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Medical marijuana cards show big rise in Georgia
The number of Georgians with cards allowing possession of medical cannabis has soared more than 70 percent in one year.
Currently, 14,511 people in Georgia have permission to possess ‘‘low THC oil,’’ officials of the state’s Department of Public Health said this week. That’s up from 8,402 about a year ago.
THC is the psychoactive ingredient in marijuana, the one that gives users a “high.”
The increase in cardholders comes despite the fact that it’s currently illegal to bring medical marijuana into the state.
Since 2015, Georgia has allowed people with several medical conditions to possess the oil, and it maintains a list of “permitted conditions” that can qualify a patient to do so.
Last year, the state Legislature approved a bill allowing production and sale of medical marijuana in Georgia.
A new commission has been formed to figure out how to produce or import the low THC oil.
The leading health condition among cardholders is “intractable pain,’’ which was added to the list of permitted conditions in 2017. That’s followed by peripheral neuropathy, cancer, seizures, post-traumatic stress disorder, multiple sclerosis, autism and Crohn’s disease.
Chris Rustin of the Department of Public Health said Tuesday at the agency’s board meeting that the new medical marijuana cards have enhanced security features. He said the agency is producing up to 500 cards per month.
Georgia’s medical marijuana law allows qualified patients to legally possess up to 20 fluid ounces of low THC oil, derived from the marijuana plant.
Colin Smith, clinical assistant professor in Georgia State University’s School of Public Health, said Wednesday that the increase in Georgia cardholders probably reflects current pain management practices.
“Physicians are moving away from prescribing opioids,’’ Smith said. Doctors are seeing low THC oil as an “alternative solution’’ to opioids, he said, even though it’s illegal to import the product into Georgia.
Currently almost 1,000 physicians have registered to prescribe medical marijuana in Georgia.
The new commission is tasked with developing the rules, regulations and licensing process to go with the 2019 Georgia law that authorizes medical cannabis cultivation.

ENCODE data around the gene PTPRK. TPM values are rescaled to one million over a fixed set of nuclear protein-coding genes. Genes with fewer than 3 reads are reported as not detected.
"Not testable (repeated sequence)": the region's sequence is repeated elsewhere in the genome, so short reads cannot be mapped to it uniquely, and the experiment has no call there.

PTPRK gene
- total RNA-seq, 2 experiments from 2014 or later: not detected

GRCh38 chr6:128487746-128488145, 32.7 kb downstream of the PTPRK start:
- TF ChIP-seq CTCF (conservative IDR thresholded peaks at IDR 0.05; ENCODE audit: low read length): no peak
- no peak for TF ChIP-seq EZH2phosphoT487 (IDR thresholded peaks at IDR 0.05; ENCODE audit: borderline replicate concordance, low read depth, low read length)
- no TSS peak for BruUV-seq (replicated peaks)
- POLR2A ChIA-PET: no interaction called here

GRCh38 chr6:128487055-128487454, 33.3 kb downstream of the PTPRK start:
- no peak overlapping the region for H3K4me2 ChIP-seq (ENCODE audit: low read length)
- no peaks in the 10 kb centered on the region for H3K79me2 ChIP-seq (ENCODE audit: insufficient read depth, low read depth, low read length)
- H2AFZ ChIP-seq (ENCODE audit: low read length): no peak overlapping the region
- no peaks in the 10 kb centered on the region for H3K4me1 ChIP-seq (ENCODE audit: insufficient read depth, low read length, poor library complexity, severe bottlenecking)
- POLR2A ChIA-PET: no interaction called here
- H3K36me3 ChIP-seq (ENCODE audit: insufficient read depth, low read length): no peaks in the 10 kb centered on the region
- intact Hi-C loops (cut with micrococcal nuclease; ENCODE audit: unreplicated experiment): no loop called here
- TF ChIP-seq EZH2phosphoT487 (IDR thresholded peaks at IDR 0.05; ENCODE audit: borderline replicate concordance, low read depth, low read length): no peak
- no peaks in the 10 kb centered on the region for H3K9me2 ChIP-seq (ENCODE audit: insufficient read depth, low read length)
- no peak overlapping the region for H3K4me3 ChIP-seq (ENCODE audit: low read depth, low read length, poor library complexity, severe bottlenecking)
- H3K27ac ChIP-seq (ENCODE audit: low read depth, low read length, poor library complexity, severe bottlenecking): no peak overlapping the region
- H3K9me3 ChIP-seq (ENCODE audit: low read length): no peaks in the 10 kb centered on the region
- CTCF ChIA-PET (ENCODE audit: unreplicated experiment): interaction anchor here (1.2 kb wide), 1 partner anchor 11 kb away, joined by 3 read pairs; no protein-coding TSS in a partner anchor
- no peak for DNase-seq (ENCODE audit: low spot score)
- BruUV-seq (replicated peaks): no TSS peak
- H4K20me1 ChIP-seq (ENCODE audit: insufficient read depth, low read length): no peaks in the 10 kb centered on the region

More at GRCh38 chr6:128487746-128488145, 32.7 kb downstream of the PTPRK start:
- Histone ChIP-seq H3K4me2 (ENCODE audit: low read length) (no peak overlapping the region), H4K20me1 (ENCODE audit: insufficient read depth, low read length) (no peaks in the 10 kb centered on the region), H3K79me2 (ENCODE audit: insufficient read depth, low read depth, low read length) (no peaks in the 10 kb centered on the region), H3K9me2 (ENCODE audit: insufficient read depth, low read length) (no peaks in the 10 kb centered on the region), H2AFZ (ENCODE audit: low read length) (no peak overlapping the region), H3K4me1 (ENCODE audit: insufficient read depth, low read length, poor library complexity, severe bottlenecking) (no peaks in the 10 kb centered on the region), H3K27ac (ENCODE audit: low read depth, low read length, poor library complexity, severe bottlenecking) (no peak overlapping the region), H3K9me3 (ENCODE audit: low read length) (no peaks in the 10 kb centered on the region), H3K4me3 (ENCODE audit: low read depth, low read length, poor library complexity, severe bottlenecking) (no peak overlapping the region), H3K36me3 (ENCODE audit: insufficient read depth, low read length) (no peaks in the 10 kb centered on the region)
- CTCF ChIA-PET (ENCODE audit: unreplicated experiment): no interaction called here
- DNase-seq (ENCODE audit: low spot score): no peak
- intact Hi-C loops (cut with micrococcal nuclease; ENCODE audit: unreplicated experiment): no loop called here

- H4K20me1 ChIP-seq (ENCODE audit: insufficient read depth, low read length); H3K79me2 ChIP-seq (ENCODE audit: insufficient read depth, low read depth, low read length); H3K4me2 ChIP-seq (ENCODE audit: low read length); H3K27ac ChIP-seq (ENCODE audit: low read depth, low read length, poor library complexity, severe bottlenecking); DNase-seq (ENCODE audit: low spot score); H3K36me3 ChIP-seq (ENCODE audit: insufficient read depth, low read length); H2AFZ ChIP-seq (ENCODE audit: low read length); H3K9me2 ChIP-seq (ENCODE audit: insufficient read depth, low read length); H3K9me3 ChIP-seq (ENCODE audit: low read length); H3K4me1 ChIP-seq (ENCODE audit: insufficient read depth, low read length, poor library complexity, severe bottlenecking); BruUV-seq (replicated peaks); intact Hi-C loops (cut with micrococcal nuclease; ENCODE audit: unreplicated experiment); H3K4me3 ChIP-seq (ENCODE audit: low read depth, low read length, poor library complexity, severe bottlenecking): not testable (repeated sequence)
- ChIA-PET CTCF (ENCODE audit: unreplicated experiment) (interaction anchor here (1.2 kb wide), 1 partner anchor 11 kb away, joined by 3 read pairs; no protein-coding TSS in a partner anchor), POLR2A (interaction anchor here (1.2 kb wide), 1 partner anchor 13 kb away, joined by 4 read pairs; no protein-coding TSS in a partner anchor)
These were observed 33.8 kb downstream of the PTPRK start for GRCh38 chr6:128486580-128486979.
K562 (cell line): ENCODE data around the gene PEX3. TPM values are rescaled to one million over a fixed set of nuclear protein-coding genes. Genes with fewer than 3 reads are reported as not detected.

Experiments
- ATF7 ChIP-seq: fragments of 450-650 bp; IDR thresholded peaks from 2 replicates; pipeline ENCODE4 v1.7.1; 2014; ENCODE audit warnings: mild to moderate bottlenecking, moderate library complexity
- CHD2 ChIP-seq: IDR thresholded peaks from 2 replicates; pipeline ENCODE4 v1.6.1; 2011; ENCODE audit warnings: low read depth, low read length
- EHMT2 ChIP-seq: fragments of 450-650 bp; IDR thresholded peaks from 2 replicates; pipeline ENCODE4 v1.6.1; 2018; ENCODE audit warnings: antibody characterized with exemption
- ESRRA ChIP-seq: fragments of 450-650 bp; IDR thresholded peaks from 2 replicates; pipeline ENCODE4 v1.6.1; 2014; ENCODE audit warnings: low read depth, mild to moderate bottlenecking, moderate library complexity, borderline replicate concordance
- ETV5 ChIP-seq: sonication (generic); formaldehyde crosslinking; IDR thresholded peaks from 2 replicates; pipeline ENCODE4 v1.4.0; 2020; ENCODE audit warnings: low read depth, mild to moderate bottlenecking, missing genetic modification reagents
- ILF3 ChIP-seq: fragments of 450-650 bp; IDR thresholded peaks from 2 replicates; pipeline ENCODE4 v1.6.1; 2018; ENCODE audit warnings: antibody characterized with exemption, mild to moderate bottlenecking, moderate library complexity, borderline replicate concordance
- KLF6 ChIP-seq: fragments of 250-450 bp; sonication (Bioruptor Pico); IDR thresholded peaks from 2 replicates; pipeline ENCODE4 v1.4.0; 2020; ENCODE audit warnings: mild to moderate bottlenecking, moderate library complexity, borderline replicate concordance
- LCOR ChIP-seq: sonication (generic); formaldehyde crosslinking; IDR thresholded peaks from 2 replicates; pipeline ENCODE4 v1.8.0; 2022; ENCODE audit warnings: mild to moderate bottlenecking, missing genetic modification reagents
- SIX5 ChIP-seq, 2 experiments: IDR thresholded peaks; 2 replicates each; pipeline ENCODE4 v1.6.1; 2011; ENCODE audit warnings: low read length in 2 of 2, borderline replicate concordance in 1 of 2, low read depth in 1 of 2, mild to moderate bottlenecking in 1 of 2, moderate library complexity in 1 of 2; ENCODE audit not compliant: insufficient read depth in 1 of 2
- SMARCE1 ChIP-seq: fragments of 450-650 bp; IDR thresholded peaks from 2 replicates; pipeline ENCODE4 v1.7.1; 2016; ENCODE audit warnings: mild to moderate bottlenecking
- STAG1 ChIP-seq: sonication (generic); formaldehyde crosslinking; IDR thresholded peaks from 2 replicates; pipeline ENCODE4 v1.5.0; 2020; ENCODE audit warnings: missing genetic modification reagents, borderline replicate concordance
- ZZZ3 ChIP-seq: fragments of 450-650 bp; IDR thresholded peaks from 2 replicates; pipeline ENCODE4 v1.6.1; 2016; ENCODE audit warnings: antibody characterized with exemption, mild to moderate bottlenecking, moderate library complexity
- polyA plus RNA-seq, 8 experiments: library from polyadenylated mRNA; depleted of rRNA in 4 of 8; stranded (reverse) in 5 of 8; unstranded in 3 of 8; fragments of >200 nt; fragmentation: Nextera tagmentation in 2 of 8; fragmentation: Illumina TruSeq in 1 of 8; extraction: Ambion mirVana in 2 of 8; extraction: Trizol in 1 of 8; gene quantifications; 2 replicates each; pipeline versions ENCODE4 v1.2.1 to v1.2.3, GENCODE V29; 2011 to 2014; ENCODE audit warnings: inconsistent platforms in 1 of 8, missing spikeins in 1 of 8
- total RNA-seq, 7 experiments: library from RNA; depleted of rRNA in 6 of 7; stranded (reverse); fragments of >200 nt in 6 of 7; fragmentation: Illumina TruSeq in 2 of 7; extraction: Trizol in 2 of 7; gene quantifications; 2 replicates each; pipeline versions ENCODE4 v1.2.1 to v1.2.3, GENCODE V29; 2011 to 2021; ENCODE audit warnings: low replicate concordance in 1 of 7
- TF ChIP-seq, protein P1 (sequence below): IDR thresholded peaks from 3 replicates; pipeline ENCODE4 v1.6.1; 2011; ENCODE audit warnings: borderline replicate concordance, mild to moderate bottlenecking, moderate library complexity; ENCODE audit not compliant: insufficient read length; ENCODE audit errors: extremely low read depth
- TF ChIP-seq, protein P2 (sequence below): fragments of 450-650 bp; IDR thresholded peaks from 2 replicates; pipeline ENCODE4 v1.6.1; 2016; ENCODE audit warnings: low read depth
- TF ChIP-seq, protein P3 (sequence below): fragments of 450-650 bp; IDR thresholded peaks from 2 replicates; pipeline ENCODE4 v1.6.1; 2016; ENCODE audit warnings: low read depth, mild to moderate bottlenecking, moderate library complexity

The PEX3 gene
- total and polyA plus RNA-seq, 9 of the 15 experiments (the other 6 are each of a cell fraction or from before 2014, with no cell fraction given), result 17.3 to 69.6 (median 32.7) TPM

The law will allow up to six licensed companies to grow cannabis in secure greenhouses and manufacture a liquid that’s low in THC.
The liquid will be available via some number of retail locations to Georgians who have a medical cannabis card, according to an article in SaportaReport.
Longtime advocates of medical cannabis, such as patients and their families, were also in the audience at the commission’s December meeting. They included Shannon and Blaine Cloud and their 14-year-old daughter Alaina, who takes medical cannabis oil to treat a severe seizure disorder.
Shannon Cloud told GHN on Wednesday that people currently “have to be creative’’ to obtain the oil, adding that this “involves risks” of running afoul of the law.
“We need a way to purchase the oil in Georgia” legally, she said.
Cloud, a Smyrna resident, said she’s optimistic that Georgia will set up a system for people to get medical marijuana here. “It’s frustrating [that] it’s taking a while to get it going,’’ she said.
But once the system is in place, she added, “I think the [cardholder] numbers will increase a lot.’’Medical marijuana cards show big rise in Georgia The number of Georgians with cards allowing possession of medical cannabis has soared more than 70 percent in one year. Currently, 14,511 ]]>